Labour will clear up the ‘dog’s breakfast’ of the Lobbying Act
The election is now only a month away. For many, the day is a key milestone in their calendar – the opportunity to elect the government, to choose their local representative and to pick a party and prime minister.
But for millions, the day passes without recognition; they do not go to the ballot box and cast their vote. In 1987, the turnout rate for the poorest income group was four per cent lower than for the wealthiest. However, in 2010 that gap had increased to 23 per cent. In 1970, there was an 18-point gap in turnout rates between 18-24-year-olds and those aged over 65. By 2010 the gap had nearly doubled to 32 points.
The next Labour government will undertake various reforms to tackle this problem. We will make it easier for local authorities to register voters, by removing individual voter registration. This would allow schools, colleges and universities to register students by block. Ed Miliband will legislate to reduce the voting age to allow 16- and 17-year-olds the vote, which, combined with renewed emphasis on citizenship education, is an opportunity to create a politically engaged generation. As well as reforming voting legislation, we are committed to reforming parliament by banning second jobs for members of parliament and opening up the legislative process to allow for greater scrutiny from MPs and the public.
The next Labour government will also protect and extend the freedom of political expression beyond voting, parliament and political parties. Increasingly, people do not view politics through the prism of tribal battles between party machines confined to the Westminster bubble. But they are passionate about issues that affect them, their families and their communities.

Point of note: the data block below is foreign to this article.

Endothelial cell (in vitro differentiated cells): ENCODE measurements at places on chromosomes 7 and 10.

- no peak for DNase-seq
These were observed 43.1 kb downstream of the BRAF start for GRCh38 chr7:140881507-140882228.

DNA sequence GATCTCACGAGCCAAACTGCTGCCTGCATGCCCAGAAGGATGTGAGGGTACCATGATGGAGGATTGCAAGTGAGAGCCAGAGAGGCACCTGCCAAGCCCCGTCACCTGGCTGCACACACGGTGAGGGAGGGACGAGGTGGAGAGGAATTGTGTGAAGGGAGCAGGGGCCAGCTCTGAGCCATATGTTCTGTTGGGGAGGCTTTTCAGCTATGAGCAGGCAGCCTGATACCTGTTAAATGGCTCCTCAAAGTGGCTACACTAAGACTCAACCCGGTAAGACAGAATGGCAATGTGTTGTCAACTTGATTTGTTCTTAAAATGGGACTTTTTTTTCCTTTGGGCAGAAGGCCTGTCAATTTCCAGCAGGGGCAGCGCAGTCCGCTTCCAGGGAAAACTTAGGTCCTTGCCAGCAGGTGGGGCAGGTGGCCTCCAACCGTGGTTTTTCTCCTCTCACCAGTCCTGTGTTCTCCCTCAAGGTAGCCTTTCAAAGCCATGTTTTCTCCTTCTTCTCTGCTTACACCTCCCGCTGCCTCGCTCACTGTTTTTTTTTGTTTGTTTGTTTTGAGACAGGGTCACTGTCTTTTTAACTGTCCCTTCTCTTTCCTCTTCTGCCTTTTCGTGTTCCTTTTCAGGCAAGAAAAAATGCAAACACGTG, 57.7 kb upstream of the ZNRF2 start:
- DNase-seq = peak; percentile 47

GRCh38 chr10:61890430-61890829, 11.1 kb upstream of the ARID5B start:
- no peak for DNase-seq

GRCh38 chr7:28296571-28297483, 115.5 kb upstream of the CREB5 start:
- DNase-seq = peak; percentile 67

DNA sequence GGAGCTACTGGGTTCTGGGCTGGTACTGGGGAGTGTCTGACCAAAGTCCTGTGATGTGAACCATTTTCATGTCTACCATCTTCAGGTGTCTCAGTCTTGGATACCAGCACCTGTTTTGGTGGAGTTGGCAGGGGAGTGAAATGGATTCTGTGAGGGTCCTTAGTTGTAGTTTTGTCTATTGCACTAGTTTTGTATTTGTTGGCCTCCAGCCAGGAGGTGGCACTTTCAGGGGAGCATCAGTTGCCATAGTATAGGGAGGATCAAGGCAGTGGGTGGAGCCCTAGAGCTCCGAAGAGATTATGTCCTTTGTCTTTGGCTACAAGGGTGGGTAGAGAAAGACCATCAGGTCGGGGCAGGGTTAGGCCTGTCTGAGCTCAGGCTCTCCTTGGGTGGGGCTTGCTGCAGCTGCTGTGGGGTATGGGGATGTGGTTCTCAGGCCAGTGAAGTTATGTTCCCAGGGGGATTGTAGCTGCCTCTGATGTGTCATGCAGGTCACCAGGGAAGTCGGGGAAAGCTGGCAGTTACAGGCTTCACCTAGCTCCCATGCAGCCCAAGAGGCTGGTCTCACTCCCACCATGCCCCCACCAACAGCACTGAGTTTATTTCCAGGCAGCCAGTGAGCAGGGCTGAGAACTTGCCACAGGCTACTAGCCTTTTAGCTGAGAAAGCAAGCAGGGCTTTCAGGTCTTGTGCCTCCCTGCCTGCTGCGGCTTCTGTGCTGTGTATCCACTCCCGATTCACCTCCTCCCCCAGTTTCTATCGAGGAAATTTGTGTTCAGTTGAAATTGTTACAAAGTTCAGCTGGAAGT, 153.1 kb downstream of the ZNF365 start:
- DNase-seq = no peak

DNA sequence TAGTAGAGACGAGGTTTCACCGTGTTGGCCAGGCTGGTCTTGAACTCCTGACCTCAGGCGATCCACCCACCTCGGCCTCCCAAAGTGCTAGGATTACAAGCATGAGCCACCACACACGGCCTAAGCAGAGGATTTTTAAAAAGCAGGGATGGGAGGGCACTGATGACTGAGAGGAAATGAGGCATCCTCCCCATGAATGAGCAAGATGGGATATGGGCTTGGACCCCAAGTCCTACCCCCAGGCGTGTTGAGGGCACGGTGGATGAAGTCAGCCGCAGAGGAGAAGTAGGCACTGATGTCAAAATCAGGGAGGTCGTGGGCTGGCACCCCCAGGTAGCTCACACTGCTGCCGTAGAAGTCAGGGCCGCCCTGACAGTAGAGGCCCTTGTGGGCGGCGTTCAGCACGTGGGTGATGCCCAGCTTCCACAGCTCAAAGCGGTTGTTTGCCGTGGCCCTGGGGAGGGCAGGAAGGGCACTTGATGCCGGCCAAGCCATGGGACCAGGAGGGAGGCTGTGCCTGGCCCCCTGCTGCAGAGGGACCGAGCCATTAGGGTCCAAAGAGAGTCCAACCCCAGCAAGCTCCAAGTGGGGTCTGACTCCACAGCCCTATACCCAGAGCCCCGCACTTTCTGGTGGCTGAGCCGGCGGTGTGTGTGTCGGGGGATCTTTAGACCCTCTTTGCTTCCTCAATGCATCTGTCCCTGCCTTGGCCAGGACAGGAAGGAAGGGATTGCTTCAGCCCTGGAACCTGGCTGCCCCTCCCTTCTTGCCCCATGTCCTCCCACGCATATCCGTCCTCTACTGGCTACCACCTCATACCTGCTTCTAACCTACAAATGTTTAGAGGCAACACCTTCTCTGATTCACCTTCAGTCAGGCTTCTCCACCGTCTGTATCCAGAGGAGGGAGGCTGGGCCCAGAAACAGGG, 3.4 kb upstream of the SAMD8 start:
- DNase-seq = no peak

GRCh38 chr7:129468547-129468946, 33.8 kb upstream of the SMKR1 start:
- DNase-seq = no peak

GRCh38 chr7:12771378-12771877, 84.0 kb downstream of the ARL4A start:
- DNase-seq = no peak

Britain is becoming increasingly diverse and mobile. With technological advancements, it has never been so easy to spread ideas, to join debates or sign petitions. This rise of single-issue campaigning is welcome. The next Labour government will introduce a regulatory scheme to allow these kinds of campaigns to flourish.
This coalition has got it horribly wrong with the Lobbying Act. The premise of Part 2 of the act was that the rise of energetic campaigns and charities was a mischief that must be solved. There was an underlying streak of suspicion and mistrust from the government towards millions of people who petition and campaign on the issues that matter to them.
Described as a ‘dog’s breakfast’ by the constitutional and political reform committee, the act even managed to unite the TaxPayers’ Alliance with the Trades Union Congress, the Countryside Alliance with Friends of the Earth.
Labour fought the bill throughout parliament. And we have now promised to repeal it in government. We believe in free speech, encouraging democratic debate and ensuring transparency. The act stifled these principles; we want to protect and encourage them.
Labour wants a healthy and thriving campaigning and charity sector – a vital part of democracy – that can stand up to vested interests. We want these organisations to play their part in our democratic debate. We will build a regulatory framework which allows and encourages this.
Stephen Twigg is shadow minister for political and constitutional reform
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